VATICAN CITY – Pope Benedict XVI and German Chancellor Angela Merkel spoke to each other on the telephone about the recent controversy surrounding a traditionalist bishop who has denied the Holocaust.
“It was a cordial and constructive conversation, marked by a common and profound agreement that the Shoah is a perpetually valid warning for humanity,” said a statement released Feb. 8 by the spokesmen for the pope and for Chancellor Merkel.
Jesuit Father Federico Lombardi, papal spokesman, said the phone conversation was marked by “a climate of great respect” and included mention of Pope Benedict’s Jan. 28 statement about the importance of remembering the Holocaust and Merkel’s Feb. 3 request that the Vatican make it clear that it would not tolerate Holocaust denial.
The controversy began in late January when a television station aired a November interview with Bishop Richard Williamson, who was excommunicated in 1988 after being ordained against papal orders. The late French Archbishop Marcel Lefebvre, who ordained him, and three other bishops ordained at the same ceremony also were excommunicated.
The interview aired just before the Vatican published the news that Pope Benedict had signed a decree lifting the excommunications of the four bishops.
The Vatican Secretariat of State issued a further statement Feb. 4, the day after Chancellor Merkel’s public request, stating that Bishop Williamson would not be received into full communion with the church unless he disavowed in “an absolutely unequivocal and public manner” his statement that reports of 6 million Jews dying in the Holocaust were an exaggeration and that no Jews died in Nazi gas chambers.
In an interview published Feb. 7 by the German magazine Der Spiegel, Bishop Williamson said he was willing to review the historical evidence about the Holocaust, and “if I find this evidence, I will correct myself. But that will take time.”
Bishop Williamson e-mailed Der Spiegel from Argentina where he had been the head of the seminary of the Society of St. Pius X in La Reja for the past five years.
The Argentine newspaper La Nacion reported Feb. 8 that Bishop Williamson has been removed as the rector of the seminary.
In an e-mail to the newspaper, Father Christian Bouchacourt, the society’s South American district director, said Bishop Williamson had been removed from his duties, and he repeated the society’s position that “the affirmations of Bishop Williamson do not reflect in any way the position of our congregation.”
In the meantime, Father Davide Pagliarani, superior of the society’s Italian district, issued a statement Feb. 6 saying that another Holocaust denier, Father Floriano Abrahamowicz, had been expelled from the Society of St. Pius X.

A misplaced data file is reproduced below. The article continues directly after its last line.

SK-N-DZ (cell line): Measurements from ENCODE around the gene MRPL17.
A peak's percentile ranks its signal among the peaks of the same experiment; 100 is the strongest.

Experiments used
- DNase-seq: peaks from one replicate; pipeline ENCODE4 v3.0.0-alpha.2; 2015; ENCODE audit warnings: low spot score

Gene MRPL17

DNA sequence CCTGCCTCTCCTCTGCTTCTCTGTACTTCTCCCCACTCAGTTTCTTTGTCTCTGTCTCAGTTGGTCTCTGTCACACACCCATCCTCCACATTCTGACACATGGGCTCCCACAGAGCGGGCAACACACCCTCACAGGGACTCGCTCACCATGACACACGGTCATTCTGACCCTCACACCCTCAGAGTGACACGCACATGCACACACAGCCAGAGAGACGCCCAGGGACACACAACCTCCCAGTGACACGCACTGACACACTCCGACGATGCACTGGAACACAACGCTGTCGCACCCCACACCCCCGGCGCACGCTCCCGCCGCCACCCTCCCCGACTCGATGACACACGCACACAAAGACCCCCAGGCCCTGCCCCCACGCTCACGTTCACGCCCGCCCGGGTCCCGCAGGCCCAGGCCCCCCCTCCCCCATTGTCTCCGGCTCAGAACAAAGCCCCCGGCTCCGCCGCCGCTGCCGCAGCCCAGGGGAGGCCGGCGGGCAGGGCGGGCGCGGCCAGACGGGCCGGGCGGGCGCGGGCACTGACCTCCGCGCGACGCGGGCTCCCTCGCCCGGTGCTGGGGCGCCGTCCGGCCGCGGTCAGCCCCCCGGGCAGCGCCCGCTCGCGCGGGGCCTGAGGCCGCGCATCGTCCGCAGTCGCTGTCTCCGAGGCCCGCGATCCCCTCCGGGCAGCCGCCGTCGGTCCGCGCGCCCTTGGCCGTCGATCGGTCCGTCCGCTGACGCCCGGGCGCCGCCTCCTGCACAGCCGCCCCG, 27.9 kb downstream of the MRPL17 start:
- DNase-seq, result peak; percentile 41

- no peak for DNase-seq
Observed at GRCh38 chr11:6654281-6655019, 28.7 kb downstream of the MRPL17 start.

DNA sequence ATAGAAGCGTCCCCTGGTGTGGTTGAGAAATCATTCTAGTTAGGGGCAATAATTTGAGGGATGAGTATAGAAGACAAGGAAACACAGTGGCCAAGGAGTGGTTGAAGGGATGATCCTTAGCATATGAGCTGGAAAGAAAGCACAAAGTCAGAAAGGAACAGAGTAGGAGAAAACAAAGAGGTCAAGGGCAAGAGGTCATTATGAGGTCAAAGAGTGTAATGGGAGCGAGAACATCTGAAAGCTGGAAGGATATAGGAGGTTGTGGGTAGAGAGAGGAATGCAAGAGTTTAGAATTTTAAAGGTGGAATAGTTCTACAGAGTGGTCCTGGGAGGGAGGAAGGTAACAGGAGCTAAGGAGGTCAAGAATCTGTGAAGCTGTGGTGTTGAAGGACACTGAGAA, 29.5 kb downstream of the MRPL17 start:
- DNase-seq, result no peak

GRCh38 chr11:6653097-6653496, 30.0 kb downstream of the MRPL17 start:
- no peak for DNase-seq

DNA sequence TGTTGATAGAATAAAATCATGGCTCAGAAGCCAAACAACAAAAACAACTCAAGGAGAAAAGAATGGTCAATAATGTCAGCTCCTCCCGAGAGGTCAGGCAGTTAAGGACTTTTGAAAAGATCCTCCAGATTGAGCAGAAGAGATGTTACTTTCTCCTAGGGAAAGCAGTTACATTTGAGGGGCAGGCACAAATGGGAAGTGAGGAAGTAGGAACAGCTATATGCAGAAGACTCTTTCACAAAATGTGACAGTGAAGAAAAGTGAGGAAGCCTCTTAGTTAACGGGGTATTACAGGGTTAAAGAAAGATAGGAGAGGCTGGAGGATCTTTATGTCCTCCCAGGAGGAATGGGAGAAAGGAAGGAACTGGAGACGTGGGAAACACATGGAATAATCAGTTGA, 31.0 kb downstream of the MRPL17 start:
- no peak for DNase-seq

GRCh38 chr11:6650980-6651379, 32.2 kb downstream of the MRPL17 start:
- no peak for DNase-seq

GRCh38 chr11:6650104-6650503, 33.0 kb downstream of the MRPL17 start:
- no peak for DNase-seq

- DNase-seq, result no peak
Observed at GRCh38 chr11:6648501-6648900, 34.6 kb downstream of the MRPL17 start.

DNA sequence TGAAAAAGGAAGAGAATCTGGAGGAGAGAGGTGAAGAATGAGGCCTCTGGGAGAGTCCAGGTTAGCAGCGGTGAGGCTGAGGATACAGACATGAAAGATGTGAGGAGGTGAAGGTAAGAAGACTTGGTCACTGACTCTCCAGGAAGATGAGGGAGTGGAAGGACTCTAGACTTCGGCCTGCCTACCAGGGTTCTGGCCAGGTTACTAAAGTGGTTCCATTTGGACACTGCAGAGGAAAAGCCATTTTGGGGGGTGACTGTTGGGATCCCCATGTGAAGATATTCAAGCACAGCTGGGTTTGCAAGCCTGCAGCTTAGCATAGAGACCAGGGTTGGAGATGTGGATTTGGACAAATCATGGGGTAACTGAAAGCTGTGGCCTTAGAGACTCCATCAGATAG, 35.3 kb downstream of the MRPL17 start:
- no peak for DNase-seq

As the controversy surrounding Bishop Williamson grew in late January and early February, Father Abrahamowicz gave several interviews in which he, too, denied the Holocaust and in which he claimed that the Nazi gas chambers were used to disinfect inmates upon arrival at Nazi concentration camps.
The Society of St. Pius X was founded in 1969 by Archbishop Lefebvre. It does not accept the liturgical reforms of the Second Vatican Council and its concepts of religious freedom and ecumenism.
Pope Benedict was scheduled to meet Feb. 12 with more than 60 U.S. Jewish leaders, members of the Conference of Presidents of Major American Jewish Organizations.
A Vatican official told Catholic News Service Feb. 9 that the group had requested the papal audience before the Bishop Williamson controversy erupted, but that obviously the German-born pope would use the occasion to reaffirm his respect for the Jews and his position that the Holocaust was real and that it was a horrific proof of the existence of evil.
Top officers of the World Jewish Congress met at the Vatican Feb. 9 with Cardinal Walter Kasper, president of the Pontifical Commission for Religious Relations With the Jews.
Ronald S. Lauder, president of the congress, said in a statement that he and the other officers told Cardinal Kasper that the Vatican’s insistence that Bishop Williamson recant “was a welcome first step,” but that concrete actions must be taken to emphasize that the Catholic Church itself will not tolerate “accommodating anti-Semites.”
Lauder said he hoped the pope would be able to make his planned May visit to Jordan, Israel and the Palestinian territories.
“We are looking forward to the pope’s visit to the Holy Land,” he said. “This will be an opportunity to reaffirm the Vatican’s commitment to dialogue with Jews.”